In Preparation for Banned Books Week

The last week in September [this year beginning on 9/24] is always “Banned Books Week.” It’s a time when bookstores, libraries, non-profits, and [hopefully] schools take time to reflect on the problem of censorship through programming and events, and we all get a chance to celebrate our freedom to read.

Book banning is an issue near and dear to my heart for a few reasons. First, I’ve been fortunate enough to work for both the National Coalition Against Censorship in NYC, and the Thomas Jefferson Center for the Protection of Free Expression here in Charlottesville. Much of my work centered around censorship issues, and I did quite a few projects at the NCAC with schools that were banning books based on complaints by one parent or area pastor.

Second, I just love to read. When I was younger, it was a Friday night tradition to go out to dinner and then go to Borders [pour one out] or Barnes and Noble with my parents. They would always let me pick out a book, and I would inevitably finish half of it in the car. I am lucky enough to have parents that never restricted my reading choices, and often pushed me to read books that were challenging in reading level or subject matter. I don’t believe I turned out any worse for it, although I’m sure there’s room for debate.

In the NYC office, the NCAC had a library full of books that are commonly censored or banned from schools or libraries. The books were stacked to the ceiling, filled boxes and shelves, and overflowed onto the floor. I remember the first time I walked in there, I was absolutely shocked at some of the books that 12th grade AP students, for example, were forbidden from opening because of “graphic or sexual content” or “swearing.” It made me sick to my stomach. I kept thinking, “What? This one, too?” Here’s just a few:

Are You There God? It's Me, Margaret

[shouldn’t every little girl read this one?]

Brave New World

Their Eyes Were Watching God

The Chocolate War

In fact, some of my favorite books in the entire world often make this list.

To Kill a Mockingbird



As I Lay Dying

The list goes on and on. It’s quite depressing to see what we withhold from students – and often based on one person’s opinion. Here are a few more:

  • Angels in America
  • Harry Potter
  • Slaughterhouse Five
  • The Sledding Hill
  • Of Mice and Men
  • Native Son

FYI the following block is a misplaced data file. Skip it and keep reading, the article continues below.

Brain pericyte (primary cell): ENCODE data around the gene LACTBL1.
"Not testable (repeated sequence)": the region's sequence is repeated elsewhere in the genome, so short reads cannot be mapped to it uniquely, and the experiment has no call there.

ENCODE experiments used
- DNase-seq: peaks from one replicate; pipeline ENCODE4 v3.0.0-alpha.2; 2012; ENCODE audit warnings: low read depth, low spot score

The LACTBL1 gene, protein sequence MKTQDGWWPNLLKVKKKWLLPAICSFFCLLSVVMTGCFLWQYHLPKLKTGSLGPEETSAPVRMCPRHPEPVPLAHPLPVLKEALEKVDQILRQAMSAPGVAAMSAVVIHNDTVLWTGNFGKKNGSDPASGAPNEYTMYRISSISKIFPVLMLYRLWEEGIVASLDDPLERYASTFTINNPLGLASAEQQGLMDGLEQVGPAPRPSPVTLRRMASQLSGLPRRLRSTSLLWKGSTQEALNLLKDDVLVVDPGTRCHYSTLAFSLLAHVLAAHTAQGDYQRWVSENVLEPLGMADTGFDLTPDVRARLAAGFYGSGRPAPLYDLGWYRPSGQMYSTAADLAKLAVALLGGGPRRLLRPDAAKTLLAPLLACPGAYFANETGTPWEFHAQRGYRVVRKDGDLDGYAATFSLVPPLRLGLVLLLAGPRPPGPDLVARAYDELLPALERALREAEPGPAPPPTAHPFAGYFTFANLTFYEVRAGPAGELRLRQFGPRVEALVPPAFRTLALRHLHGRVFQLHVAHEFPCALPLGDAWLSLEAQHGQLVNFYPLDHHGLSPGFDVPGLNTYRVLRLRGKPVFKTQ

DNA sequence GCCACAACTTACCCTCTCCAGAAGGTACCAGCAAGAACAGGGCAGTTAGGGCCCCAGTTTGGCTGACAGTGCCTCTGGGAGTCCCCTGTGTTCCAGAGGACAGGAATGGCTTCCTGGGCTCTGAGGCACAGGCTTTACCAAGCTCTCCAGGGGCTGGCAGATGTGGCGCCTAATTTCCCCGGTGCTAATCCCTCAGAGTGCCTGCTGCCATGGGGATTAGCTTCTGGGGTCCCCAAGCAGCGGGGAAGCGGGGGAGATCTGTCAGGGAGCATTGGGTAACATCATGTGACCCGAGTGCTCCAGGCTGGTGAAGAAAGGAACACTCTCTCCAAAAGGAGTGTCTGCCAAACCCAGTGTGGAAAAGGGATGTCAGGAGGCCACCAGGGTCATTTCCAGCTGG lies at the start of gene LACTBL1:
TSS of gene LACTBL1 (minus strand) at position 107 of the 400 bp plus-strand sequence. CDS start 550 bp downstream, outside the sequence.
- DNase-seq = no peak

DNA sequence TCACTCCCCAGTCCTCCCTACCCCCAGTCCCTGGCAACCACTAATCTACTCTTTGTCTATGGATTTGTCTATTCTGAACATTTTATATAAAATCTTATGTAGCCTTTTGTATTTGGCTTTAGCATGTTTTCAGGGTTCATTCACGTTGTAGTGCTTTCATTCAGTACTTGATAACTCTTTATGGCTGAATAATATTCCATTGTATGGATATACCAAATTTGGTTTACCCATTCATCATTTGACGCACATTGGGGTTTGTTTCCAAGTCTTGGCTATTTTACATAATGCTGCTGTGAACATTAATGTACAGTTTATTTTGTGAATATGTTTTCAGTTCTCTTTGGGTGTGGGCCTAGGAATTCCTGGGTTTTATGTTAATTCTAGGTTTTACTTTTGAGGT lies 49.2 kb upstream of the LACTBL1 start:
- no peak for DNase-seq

• Lord of the Flies
  • James and the Giant Peach
  • The Grapes of Wrath
  • The Goosebumps Series
  • The Color Purple
  • A Clockwork Orange
But keep in mind, this list is nowhere near exhaustive.

I remember vividly working on letters to high schools that had banned Of Mice and Men and Native Son from their libraries and curricula, and high schools that refused to allow their students to perform Angels in America. I love these books, as do many of my peers, and often I wonder what those who wish to ban them are afraid of. Knowledge? Critical thinking? Dialogue? I’m a firm believer that students need to be exposed to all different viewpoints in order to fully develop their own opinions and ideas. Any censorship of books seriously hinders their ability to take in views that may be different from their community’s or family’s.

That’s why organizations such as the NCAC and the TJ Center are important. And there are many more like them: the American Booksellers Foundation for Free Expression, PEN America Center, American Society of Journalists and Authors, and on and on.

I encourage you to take some time next week to think about a book that you love, and how you would feel if you were denied the right to enjoy it. I might sit down with some Faulkner, just to remember why I love his work and why I’m fortunate to have read it.

These organizations are always looking for volunteers to help spread their messages and end censorship in schools, and I’m sure there are events near your hometown next week.

Happy reading!

Banned Books Week Info

The NCAC: Books Page

The American Booksellers Foundation “FREADOM” List – Take a look, I dare you.


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Courtney grew up in Reading, PA, and has lived in New York City (where she earned a bachelor's degree at NYU), Prague, Philadelphia, and Charlottesville (where she received a J.D. from UVa Law). Courtney and her new husband will settle in Philadelphia following a six-week Euro-trip extravaganza in September of 2012. Courtney's interests include music, writing, criticism, fitness, travel, cooking, and sports. Please enjoy the blog. LinkedIn: Tumblr:


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